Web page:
Allegheny County: the explanation

On Wednesday, July 1, 2009, the Allegheny County Council will vote upon an ordinance which would create a Human Relations Commission to ensure that County residents are not being discriminated against in the areas of employment, housing and public accommodation.  No such ordinance exists at the County level.  Residents of the City of Pittsburgh have protections at that level and there are statewide protections as well.  13 other municipalities in Pennsylvania have Human Relations Acts of some form. 

This particular ordinance includes sexual orientation, gender identity and gender expression among the protected classes.  As you might suspect, this has been a major bone of contention in socially conservative Southwestern Pennsylvania.  The ordinance hearing in January 2009 drew record breaking crowds to testify for this legislation (and a some folks to testify against it such as the owner of Blumengarten Flowers who will hire gay people, but doesn't want them living near near his children.) 

Over the past several months, advocates and opponents have rallied the troops and lobbied the Councilpersons to amend the ordinance based on the inevitable configuration of religious freedom versus civil rights. I'm sorry but that is how they frame it — our basic civil rights are an affront on their religious freedoms which are CLEARLY embedded into the Constitution.  It sucks, it doesn't reflect how all Christians feel but there you have what grabs headlines and spurs postcard/email campaigns.  It  has been the issue de jour since Nixon … anything related to “gay marriage”.

Anyway, the ordinance was heard in the Government Relations Committee last week and an amendment offered by County Councilmen Burn, Macy and Robinson added a complicated loophole that will give some religious organizations preferential treatment by allowing them to discriminate.

Essentially, it creates a registry for religious organizations to register as religiously opposed to homosexuality and thus, exempt from the ordinance.  The problem for you is that it exempts them from complying with any of the ordinance. In essence, the Allegheny County Council is saying that they will condone discrimination against people of color or Jews or disabled folks in order to appease homophobes in your area.  Councilman Robinson signed off on this.   Granted, there are state and federal protections for those classes of people but is that the message Allegheny County wants to send to the world by embedding it in ordinance– homophobia gives license for racism, sexism, ageism, etc — really? (Big Registry of Hate pops to mind).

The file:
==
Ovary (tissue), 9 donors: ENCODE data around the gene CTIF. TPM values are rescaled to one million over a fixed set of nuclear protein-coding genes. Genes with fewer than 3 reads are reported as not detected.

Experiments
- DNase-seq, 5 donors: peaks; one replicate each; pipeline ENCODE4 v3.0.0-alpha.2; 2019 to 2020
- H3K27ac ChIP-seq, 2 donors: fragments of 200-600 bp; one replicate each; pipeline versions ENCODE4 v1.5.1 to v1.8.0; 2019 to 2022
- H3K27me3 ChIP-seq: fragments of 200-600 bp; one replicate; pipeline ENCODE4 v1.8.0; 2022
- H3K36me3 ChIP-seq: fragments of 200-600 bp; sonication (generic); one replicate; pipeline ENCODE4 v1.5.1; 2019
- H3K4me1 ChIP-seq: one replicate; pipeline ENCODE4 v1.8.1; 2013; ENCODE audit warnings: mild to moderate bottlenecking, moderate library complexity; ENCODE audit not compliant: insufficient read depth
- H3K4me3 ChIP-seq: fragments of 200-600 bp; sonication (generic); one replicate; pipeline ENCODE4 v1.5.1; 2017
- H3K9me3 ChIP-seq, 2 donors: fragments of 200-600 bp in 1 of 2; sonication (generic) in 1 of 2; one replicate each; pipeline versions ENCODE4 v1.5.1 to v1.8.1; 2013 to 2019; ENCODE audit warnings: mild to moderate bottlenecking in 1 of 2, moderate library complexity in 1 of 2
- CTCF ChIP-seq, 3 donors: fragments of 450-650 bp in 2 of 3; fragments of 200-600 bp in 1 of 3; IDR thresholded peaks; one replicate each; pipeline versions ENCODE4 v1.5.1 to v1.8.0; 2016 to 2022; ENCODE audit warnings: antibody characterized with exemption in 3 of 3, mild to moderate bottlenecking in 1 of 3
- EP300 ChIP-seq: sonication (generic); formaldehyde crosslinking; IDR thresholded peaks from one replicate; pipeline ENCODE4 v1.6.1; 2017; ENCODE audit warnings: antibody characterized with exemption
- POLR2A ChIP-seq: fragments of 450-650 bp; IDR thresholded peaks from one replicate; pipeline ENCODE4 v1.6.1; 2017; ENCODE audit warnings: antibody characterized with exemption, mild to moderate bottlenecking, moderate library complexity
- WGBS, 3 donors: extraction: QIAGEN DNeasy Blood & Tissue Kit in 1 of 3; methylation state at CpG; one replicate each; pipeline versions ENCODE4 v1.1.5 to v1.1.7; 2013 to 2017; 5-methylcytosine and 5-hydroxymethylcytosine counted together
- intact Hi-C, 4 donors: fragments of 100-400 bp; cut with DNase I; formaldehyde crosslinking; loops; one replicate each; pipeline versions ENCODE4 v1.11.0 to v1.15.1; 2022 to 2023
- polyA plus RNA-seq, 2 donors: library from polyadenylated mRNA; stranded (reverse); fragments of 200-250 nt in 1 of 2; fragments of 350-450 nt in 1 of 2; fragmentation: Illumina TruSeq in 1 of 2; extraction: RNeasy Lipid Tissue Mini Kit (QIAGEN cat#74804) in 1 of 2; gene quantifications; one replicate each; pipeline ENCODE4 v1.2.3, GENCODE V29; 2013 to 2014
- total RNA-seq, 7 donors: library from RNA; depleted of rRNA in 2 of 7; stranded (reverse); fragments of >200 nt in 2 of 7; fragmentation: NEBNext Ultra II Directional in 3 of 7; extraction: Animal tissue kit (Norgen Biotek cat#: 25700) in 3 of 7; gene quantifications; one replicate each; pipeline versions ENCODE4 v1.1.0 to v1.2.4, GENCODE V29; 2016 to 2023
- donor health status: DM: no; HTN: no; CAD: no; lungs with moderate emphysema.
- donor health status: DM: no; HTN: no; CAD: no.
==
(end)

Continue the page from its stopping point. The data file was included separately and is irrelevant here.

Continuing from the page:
A second problem is that religious organizations receiving County funding can opt to join the Big Registry of Hate and keep their funding. Meanwhile, every other organization in the County that receives County funding must comply.  How is that fair or just?  Are you content to use your public dollars to fund someone who doesn't have to follow the law?  That's absurd.  This could actually set up a scenario where a faith based foster care/adoption agency could accept white babies only and place them in white straight married Christian homes only and it would all be perfectly legal.  They would get paid for this.

Third problem is that this ordinance forces the Human Relations Commission to get entangled in figuring out which religious organizations are homophobic and which are not.  The Constitutions already says this is a bad idea.  How on earth would you define this — three gay exorcisms a year and purging the choirs on a regular basis?  The Catholic Church music ranks would be decimated in months. A vote by the populace?  Buttons?  Fred Phelps church fans?  What? 

Here's a fourth mind blower.  The religious organizations that do not enroll in the Registry of Hate would be unable to use religion in their hiring decisions.  So a gay-friendly Unitarian-Universalist Church that was interviewing for a pastor could not consider that pastor's religion in their hiring decision.

I. Am. Not. Making. This. Up.

This is a terrible turn of events.  A amended, the ordinance is going to pass on Wednesday and a series of legal challenges will ensue.  The good news is that the ordinance itself is worded so that it certain language is deemed unconstitutional, the rest of the ordinance stands.  The really bad news is that this sets a precedent for HBO 300.

I am waiting permission to post the much more articulate and artful documents outlining this situation that I have provided. I tried to explain to a group of people last night and was met with a series of dropped jaws and disbelief.  Several were churchgoers and none thought applying for dispensation based on homophobia would be a good thing. 

So, here's the plan.  We have three days to try and convince folks to restore the original language.  Understand that the vote on Wednesday is on the whole measure, not the ordinance and the amendments. Before we tell them to vote against it, we want to try and reign it in to its original intent. 

Call Dan Onorato on Monday.  412-350-6500.   The message is simple:  Please remove the language from the ordinance that allows organizations receiving County funding to discriminate. 

In its current form, this ordinance does not embody tolerance, fairness or equal treatment. 

If we can generate 100 calls to Onorato's office on Monday, it will make an impact.  How many calls can you arrange?  Your partner?  Your mom?  Your best friend?  Your adult son? 

Please.

 

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  • I will call this morning. These sort of games reflect how little value our politicians and our local Democratic party in general have for our community.

  • I will call this morning. These sort of games reflect how little value our politicians and our local Democratic party in general have for our community.

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